Girija Tropp ~ Once I Was Honey

2012-02-05 17.18.35

I want to com­mit the details of this win­ter to mem­o­ry and next year I will be able to fig­ure out small dif­fer­ences. All around where I sit at the bar, this black and steel enclave, the roast­ing of cof­fee beans is tak­ing place in gleam­ing met­al bar­rels attached to flash­ing pan­els and space age exhaust pip­ing. I can’t tell skill lev­els of the staff. I can­not tell if I will recov­er my abil­i­ty to distinguish.

The ambu­lance came for my ex two days ago and I should real­ly stay home to enjoy the house. I have dis­cov­ered an abil­i­ty to relax in the face of some­one who is dying slow­ly and painful­ly. My sis­ter said that the world is the reflec­tion of my inter­nal space. I am okay with her say­ing this. I per­fect the art of the relaxed, so much so that I wor­ry about being too grave.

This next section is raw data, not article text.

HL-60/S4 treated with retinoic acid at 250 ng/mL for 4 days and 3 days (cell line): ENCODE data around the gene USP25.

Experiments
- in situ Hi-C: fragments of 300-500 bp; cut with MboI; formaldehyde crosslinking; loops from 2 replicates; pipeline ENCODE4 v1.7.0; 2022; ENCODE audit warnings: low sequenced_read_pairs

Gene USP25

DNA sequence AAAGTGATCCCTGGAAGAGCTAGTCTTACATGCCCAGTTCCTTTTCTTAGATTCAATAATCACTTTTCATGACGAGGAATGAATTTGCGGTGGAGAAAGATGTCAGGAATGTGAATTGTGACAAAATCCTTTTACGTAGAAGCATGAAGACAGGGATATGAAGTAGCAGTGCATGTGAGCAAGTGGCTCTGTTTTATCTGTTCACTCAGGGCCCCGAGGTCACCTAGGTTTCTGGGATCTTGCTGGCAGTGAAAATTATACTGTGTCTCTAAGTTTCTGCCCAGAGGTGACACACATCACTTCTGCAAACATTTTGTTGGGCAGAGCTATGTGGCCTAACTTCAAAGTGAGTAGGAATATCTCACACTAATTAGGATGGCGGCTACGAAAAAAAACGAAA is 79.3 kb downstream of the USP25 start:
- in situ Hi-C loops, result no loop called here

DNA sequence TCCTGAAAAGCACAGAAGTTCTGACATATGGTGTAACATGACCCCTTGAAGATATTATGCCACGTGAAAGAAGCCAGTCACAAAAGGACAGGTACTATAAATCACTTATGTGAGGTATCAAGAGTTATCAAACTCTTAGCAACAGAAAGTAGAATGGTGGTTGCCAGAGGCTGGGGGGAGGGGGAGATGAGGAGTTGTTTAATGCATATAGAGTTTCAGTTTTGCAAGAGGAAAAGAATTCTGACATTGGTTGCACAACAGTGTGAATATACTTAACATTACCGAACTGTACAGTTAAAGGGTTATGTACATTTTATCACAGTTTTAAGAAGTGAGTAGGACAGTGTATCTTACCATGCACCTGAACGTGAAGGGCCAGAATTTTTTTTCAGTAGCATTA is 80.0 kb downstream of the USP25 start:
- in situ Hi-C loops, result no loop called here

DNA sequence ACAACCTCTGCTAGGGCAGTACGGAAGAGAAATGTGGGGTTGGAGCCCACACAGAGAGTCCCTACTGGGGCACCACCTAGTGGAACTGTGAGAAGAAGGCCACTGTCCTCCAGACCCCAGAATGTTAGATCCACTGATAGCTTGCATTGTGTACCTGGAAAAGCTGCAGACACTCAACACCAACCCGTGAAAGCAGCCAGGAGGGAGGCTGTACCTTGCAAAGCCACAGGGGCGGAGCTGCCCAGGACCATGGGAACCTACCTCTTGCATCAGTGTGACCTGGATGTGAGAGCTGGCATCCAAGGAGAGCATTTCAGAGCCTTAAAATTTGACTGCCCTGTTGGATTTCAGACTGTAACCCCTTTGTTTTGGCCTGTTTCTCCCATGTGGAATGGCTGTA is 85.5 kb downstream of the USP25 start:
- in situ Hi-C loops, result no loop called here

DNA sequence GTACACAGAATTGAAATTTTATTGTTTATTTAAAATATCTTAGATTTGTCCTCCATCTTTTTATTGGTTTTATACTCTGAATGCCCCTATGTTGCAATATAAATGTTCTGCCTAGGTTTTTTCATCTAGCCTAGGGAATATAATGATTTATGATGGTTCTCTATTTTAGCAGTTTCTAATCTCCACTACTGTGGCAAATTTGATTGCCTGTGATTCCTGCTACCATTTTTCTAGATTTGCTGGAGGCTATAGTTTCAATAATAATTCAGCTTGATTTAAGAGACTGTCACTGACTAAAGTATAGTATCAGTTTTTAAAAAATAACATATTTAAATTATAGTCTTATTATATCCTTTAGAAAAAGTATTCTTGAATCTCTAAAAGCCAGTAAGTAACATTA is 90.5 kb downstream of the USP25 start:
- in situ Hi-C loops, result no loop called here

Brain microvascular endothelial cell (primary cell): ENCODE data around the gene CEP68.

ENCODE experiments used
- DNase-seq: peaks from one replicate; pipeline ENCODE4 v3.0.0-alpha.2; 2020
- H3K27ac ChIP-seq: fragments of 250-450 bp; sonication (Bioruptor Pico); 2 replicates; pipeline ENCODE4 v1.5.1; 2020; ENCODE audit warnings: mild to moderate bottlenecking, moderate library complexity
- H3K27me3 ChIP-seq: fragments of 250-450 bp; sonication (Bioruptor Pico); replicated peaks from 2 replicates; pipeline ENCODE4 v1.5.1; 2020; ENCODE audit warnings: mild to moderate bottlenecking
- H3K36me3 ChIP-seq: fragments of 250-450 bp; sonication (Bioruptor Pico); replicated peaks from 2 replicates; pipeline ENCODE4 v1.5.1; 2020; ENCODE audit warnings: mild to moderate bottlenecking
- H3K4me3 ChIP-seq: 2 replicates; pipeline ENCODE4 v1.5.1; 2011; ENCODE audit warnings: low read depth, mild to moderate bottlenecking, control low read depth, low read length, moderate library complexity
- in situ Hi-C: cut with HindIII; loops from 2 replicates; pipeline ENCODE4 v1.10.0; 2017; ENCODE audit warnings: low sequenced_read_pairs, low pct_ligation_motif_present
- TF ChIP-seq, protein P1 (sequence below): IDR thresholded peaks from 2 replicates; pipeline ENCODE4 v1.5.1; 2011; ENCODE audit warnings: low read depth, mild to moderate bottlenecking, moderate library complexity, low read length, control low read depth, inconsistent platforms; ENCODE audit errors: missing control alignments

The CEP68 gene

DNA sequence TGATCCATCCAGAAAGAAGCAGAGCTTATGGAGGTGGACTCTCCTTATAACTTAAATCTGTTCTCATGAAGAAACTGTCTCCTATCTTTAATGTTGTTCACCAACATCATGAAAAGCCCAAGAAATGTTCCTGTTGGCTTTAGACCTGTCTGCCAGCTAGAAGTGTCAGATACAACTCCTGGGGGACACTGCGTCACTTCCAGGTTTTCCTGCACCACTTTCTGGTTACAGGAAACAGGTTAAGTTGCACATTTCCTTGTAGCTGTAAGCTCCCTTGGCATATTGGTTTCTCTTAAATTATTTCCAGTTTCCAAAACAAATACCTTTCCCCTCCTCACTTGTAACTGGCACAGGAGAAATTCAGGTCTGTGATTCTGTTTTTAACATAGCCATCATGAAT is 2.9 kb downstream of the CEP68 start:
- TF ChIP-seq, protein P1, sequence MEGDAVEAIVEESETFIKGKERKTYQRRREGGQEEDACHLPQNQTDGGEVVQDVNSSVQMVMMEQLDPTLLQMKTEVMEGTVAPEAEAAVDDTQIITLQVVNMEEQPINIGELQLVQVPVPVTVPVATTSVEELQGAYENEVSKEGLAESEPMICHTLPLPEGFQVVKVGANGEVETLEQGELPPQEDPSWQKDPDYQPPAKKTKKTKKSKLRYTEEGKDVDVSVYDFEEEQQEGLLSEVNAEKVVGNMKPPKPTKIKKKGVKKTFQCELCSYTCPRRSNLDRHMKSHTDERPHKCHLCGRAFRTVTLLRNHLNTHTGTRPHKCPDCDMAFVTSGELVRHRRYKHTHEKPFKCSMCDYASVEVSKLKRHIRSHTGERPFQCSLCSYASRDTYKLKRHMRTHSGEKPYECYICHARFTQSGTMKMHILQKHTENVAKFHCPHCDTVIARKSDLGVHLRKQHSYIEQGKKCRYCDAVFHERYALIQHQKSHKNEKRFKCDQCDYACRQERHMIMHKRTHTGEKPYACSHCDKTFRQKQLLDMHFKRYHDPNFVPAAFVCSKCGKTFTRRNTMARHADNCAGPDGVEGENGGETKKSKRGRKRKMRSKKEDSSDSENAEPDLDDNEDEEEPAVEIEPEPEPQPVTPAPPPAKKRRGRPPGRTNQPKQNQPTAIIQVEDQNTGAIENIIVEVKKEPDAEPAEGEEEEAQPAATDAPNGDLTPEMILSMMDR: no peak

A stu­dent of my ex has giv­en him a Bugs Bunny and he took it with him in the ambu­lance. When I came into the kitchen in the morn­ing I found splash­es of pump­kin soup on the floor and fin­ger­prints of it on the bench. When I passed his room he had been curled up, shrunk­en. Then I heard yelp­ing like a pup­py. I relaxed the mus­cles in my face and went to ask if I should call triple zero.

Please don’t talk to me like that, he said, and began to cry.

I was at a loss to know what he meant.


Girija Tropp’s fic­tion has appeared in sev­eral Best Australian Short Stories edi­tions. She has pub­lished in The Boston Review, Agni, and has also won or been short-list­ed for major awards. Recently, her work has been anthol­o­gized in Café Irreal and Smokelong QuarterlyThe Best of the First Ten Years. She lives in Australia.